South Pole is leading biodiversity conservation efforts and a REDD+ project in Antioquia, Colombia. The project aims to protect critically endangered species by developing activities that allow the forest and water sources to recover while creating alternative forest-friendly livelihood opportunities for local communities.
Protecting Threatened Species and Supporting Local Sustainable Development
The Nordeste and Magdalena Medio regions of Antioquia, Colombia, are known for their unique ecosystems and extraordinary biodiversity. Cocoa production and cattle grazing are essential to the region. However, the expansion of the agricultural frontier, deforestation, fauna and flora trafficking, and illegal mining have increased pressure on the area’s unique biodiversity, including iconic species such as the jaguar and blue-billed curassow.
In order to protect protect these species, South Pole is helping local landowners create diverse income streams that allow them to move away from practices that damage the environment. The partners also hope conservation actions will promote ecotourism. More funding is needed though to drive improvements that build a long-term sustainable, productive landscape that supports local livelihoods.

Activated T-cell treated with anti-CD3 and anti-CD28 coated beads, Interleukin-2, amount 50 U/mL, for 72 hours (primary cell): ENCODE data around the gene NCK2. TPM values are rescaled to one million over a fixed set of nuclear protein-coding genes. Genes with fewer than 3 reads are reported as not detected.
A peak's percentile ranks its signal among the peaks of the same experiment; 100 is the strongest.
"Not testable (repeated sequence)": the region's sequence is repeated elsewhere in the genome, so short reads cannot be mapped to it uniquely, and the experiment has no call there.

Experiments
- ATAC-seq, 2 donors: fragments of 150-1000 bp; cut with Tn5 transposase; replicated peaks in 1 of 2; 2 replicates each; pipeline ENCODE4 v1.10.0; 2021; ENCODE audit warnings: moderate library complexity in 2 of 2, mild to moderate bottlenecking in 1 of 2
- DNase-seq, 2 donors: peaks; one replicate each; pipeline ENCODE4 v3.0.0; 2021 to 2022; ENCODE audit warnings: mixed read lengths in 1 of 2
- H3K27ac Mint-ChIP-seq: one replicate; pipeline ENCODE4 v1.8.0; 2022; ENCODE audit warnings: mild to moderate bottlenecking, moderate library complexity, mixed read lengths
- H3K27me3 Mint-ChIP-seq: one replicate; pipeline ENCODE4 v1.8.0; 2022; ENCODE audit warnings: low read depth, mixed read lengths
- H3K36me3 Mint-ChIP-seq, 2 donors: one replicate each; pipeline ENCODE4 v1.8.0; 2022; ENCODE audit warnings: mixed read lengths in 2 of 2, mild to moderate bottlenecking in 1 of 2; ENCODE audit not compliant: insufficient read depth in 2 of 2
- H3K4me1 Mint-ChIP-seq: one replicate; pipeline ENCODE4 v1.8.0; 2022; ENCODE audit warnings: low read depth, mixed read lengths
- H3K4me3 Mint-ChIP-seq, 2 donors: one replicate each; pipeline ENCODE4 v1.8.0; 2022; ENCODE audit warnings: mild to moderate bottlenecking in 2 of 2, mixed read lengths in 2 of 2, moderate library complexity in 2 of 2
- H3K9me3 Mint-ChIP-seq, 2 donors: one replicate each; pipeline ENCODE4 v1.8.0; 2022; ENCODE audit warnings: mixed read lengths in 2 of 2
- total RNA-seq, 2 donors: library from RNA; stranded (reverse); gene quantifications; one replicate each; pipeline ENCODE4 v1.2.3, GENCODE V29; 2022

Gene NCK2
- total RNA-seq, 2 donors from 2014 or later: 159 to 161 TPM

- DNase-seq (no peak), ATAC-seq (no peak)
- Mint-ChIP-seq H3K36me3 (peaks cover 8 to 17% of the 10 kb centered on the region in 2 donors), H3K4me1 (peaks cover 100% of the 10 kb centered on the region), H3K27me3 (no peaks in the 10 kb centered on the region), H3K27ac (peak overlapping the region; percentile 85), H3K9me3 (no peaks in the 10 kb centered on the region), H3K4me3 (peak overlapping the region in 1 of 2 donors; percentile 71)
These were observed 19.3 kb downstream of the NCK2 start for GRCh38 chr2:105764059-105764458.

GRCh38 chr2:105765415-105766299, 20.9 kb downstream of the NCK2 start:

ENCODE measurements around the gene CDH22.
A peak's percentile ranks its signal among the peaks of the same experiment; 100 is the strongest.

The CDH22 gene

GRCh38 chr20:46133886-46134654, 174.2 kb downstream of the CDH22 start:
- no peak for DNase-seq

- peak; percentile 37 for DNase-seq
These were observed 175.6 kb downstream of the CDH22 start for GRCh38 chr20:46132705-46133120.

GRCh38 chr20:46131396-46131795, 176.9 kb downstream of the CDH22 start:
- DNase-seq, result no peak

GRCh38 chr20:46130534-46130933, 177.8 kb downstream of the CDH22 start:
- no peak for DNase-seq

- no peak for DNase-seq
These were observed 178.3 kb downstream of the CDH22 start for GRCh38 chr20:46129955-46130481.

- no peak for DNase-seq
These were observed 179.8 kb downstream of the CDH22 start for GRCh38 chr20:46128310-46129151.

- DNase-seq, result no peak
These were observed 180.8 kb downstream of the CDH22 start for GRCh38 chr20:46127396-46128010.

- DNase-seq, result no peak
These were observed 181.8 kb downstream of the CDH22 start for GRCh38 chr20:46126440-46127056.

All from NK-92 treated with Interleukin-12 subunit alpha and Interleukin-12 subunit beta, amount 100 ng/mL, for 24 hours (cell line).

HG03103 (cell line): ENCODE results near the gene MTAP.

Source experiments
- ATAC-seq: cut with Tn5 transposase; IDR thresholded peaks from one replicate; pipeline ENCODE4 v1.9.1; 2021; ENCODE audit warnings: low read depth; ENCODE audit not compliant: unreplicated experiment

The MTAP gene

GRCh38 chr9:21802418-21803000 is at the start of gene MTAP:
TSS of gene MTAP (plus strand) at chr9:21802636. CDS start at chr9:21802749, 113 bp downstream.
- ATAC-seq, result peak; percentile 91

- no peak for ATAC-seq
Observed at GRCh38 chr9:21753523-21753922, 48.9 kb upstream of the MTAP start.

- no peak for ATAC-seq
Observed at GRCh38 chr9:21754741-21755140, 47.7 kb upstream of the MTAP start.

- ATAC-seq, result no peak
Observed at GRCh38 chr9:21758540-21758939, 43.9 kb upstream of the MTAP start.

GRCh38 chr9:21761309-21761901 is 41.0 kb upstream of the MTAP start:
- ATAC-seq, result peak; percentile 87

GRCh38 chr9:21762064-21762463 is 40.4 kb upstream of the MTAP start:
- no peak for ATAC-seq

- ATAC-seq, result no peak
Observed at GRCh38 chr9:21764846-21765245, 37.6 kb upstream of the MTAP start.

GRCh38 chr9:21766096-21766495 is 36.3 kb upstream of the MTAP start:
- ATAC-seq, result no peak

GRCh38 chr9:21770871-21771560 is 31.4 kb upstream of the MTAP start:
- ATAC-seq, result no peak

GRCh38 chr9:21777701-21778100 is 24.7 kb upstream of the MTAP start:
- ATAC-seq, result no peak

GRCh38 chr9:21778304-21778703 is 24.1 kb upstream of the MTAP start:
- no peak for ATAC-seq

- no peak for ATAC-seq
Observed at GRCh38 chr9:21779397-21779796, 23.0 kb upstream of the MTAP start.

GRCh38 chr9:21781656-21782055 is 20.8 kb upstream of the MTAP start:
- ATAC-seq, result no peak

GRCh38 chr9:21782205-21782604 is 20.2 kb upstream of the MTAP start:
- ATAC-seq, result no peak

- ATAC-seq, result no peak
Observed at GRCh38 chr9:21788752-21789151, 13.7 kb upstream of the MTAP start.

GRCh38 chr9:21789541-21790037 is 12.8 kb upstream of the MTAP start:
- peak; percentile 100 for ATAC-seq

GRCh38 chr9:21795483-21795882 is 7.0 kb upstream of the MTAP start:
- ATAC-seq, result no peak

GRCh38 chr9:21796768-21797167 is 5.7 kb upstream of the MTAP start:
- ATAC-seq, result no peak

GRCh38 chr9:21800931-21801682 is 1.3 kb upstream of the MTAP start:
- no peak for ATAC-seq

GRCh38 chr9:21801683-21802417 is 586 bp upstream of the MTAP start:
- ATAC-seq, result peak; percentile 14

Using LandScale to Incentivize Sustainable Improvements
With their initial LandScale assessment, SouthPole could better understand the critical sustainability issues in the 100 km2 landscape, support the alignment of public and private sector efforts to address the problems and establish a baseline to measure their efforts against.
Over time, transparent reporting of landscape-scale improvements could help differentiate carbon credits generated from the REDD+ project and biodiversity credits by making them a more attractive prospect for investors, thus channeling additional funding into the landscape. Demonstrated sustainability performance could also add value to goods and services produced in the landscape, expanding the market with more sustainable products and supporting local economies.
The incentives generated through differentiated carbon and biodiversity credits would flow directly to stakeholders in the landscape to improve livelihoods and production systems, becoming an example for other landscapes in Colombia and worldwide.